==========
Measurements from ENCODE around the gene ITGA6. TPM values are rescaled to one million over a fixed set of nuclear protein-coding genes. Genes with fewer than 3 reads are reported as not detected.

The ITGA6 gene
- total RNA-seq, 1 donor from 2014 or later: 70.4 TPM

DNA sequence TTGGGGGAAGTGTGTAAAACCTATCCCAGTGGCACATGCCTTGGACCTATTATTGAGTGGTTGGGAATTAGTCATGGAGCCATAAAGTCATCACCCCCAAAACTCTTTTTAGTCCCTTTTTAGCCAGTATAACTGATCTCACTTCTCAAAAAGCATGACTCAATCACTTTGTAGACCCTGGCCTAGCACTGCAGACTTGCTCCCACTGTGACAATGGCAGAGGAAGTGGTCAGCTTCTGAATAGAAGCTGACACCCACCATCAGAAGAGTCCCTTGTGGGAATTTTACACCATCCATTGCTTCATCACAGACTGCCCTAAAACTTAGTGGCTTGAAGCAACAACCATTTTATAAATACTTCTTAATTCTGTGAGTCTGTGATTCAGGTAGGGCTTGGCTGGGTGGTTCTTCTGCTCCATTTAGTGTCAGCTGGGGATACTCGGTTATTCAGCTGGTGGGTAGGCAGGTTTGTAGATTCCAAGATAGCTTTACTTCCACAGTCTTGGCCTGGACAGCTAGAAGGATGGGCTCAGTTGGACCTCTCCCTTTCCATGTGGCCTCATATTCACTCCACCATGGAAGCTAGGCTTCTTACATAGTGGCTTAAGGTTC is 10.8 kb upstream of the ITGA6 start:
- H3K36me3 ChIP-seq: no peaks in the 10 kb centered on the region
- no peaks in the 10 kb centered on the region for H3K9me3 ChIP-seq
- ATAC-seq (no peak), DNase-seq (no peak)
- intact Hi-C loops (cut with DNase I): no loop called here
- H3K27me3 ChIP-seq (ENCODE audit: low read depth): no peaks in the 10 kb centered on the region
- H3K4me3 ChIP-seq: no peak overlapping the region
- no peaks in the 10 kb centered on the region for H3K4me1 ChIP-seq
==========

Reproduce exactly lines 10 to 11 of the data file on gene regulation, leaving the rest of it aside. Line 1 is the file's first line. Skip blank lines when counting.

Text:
- H3K4me3 ChIP-seq: no peak overlapping the region
- no peaks in the 10 kb centered on the region for H3K4me1 ChIP-seq